“20 G’s, can you believe?” Mrs. Digby jabbed her finger at her face in a harsh point. The sunglasses—diamond-encrusted with gold trim, lenses a pink ombré—glinted in the sun, which I swear, up here in the Tops, is candied. Like at any moment a warm ray might unravel into spun sugar. Sometimes, while working at Mrs. Digby’s, I have to fight the urge to point my mouth toward the sky, stick out my tongue, and wait for the sun to dissolve. In my neighborhood—the Runoff—light takes on a strained blue tinge. It sits on our skin like a cold wet towel. But by the time my commute brings me to the Digby stables, the sun is honeyed again and the air flutters warm. Every morning, at 8:30 exactly, I saddle Pumpkin—Mrs. Digby’s favorite mini-pony—and begin toward the mansion.
Mr. Digby was sliding into luxury car #3 when I arrived that day. I caught a glimpse of his rumpled sweatsuit—gaudy, some brand name all over it—and noticed it was the same one he was wearing yesterday. A few days ago, Mrs. Digby—in one of her babbling fits (which were a new and increasing occurrence)—told me that he got (these two words uttered in a choked whisper) “let go” from the firm. His stubble looked despairing; he had a forlorn zit on his forehead. As he shut the car door, he blared, to no one, or maybe to luxury car #2: “Hah, it’s Pony Girl and Blumpkin!” He burst into his glottal gurgle-laugh, revved the engine, and left a tire mark on the stone-laid driveway as he peeled off. The mark was tar-black, but it looked red. Mrs. Digby would probably get it power washed, even though it was just cleaned on the 12th.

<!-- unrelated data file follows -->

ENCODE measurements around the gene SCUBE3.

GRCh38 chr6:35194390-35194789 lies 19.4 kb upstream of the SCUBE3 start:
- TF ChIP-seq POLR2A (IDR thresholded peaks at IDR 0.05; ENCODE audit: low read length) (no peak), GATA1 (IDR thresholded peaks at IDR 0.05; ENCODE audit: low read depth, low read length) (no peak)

The front door—an enormous hulk of dark-stained wood—heaved open. Mrs. Digby appeared as it swung wide. In the door’s shadow, she looked like a disheveled apparition, a ghost unwillingly summoned to a realm it didn’t wish to live in. She was still in her silk pajamas, which had a stain marring the otherwise pristine white collar. Wine, maybe. She had slipped on an extravagant necklace, some bracelets, and a few rings, which made her look like she had been caught in the middle of looting herself. The stones were brilliant; kaleidoscopic shimmer refracted in the big one near her brittle-looking clavicle. It seemed as if its glittering capital were collapsing in on itself, light catching and reflecting in each cut unceasingly, nauseatingly. And the sunglasses—diamond-encrusted with gold trim and a rose ombré—hid her eyes, which I saw unadorned the other day for the first time since the 12th. They’d sunken into the hollow of herself, dark circles swallowing her pupils, irises, the whites like I imagine a pearl is consumed by a spectral murk when the clam is grudgingly shut. She stiffened upon seeing the mark on the driveway. “Oh, god. I’ll have to get that power washed again.”